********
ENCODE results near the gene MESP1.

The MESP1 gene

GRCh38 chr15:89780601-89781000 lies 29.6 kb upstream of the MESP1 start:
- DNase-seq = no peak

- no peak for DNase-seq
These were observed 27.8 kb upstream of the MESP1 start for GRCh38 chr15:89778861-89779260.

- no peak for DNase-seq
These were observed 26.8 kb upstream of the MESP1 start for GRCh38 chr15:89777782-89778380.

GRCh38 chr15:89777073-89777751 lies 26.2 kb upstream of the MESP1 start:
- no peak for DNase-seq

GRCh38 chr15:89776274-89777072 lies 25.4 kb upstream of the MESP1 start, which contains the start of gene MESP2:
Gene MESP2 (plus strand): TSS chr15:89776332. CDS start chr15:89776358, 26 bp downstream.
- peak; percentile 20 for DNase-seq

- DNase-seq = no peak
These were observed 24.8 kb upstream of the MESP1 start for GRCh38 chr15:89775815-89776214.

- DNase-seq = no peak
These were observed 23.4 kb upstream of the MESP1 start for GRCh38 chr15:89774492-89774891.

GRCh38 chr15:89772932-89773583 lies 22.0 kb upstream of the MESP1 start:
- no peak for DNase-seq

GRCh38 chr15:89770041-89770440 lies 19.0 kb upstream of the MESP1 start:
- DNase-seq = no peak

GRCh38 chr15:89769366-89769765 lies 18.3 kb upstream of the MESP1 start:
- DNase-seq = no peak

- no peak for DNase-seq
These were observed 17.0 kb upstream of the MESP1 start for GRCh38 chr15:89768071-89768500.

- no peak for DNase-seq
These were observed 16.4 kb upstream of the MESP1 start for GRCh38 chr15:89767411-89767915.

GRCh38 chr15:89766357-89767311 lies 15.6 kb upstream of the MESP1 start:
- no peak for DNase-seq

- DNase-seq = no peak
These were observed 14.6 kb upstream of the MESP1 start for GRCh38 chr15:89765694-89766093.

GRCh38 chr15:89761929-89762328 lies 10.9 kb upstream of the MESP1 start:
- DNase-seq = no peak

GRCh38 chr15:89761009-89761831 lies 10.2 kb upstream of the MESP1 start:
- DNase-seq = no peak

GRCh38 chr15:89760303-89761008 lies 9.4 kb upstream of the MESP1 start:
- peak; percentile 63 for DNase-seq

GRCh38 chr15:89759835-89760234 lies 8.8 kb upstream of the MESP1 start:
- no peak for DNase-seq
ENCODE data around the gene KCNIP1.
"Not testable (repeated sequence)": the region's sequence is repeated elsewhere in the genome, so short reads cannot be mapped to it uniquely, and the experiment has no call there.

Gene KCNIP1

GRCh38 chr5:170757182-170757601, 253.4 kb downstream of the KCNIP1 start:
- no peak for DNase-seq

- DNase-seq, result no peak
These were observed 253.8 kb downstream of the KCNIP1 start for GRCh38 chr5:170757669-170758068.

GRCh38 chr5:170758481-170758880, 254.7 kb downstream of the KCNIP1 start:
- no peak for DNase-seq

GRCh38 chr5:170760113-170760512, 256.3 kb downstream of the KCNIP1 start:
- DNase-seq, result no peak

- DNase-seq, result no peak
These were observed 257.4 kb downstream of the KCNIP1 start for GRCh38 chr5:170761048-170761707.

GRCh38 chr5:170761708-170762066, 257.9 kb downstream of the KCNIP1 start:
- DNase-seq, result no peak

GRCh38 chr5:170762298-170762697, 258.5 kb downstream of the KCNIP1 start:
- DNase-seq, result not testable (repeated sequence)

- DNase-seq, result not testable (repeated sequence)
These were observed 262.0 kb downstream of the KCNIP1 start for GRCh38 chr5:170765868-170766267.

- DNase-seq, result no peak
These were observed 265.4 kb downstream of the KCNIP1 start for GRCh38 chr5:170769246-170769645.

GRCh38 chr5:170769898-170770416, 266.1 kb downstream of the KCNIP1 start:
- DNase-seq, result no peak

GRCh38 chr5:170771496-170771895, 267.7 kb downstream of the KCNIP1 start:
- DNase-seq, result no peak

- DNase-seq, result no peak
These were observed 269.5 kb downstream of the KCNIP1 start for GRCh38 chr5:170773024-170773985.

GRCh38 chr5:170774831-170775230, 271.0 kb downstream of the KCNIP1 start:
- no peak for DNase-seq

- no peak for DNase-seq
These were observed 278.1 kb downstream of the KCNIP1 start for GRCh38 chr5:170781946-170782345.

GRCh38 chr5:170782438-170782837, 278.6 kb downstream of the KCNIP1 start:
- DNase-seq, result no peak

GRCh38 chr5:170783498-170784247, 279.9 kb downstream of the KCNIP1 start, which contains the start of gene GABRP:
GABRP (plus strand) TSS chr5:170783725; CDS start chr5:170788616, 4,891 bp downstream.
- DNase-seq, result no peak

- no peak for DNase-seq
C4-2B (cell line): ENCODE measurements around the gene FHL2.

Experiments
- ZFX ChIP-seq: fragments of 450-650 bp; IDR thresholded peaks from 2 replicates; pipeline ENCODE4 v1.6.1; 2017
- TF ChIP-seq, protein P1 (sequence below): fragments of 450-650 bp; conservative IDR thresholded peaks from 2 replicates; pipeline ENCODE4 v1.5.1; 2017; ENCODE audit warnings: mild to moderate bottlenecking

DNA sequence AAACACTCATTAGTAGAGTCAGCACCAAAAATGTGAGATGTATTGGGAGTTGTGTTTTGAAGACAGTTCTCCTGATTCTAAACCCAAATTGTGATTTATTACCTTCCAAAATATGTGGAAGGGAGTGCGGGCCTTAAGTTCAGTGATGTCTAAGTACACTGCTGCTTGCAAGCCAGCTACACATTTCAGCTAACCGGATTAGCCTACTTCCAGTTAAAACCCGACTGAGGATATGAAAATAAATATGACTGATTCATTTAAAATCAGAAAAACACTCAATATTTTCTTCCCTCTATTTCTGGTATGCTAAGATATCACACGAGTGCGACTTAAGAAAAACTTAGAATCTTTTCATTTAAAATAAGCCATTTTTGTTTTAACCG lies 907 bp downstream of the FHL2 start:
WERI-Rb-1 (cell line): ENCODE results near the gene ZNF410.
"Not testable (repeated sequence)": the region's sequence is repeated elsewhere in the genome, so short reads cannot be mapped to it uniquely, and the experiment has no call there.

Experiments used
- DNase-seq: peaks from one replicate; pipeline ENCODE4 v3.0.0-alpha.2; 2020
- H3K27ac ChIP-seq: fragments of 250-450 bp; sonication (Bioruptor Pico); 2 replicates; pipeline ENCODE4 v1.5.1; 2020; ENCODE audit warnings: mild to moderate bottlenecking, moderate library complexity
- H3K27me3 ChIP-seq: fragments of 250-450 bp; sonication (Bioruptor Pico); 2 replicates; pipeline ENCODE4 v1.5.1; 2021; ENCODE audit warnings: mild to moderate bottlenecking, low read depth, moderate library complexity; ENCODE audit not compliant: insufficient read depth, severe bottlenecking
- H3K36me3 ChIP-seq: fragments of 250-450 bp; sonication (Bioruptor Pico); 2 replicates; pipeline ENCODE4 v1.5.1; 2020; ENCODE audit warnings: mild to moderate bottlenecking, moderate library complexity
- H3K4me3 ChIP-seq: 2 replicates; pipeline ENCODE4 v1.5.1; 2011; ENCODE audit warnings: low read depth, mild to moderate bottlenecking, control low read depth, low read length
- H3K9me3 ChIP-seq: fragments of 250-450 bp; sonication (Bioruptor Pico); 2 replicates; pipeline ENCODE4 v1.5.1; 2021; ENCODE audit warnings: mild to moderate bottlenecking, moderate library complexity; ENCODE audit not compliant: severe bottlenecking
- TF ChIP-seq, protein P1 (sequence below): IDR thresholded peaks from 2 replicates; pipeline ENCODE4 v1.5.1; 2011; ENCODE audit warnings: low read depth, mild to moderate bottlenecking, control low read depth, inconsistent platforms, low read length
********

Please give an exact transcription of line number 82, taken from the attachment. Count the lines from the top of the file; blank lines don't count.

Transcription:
WERI-Rb-1 (cell line): ENCODE results near the gene ZNF410.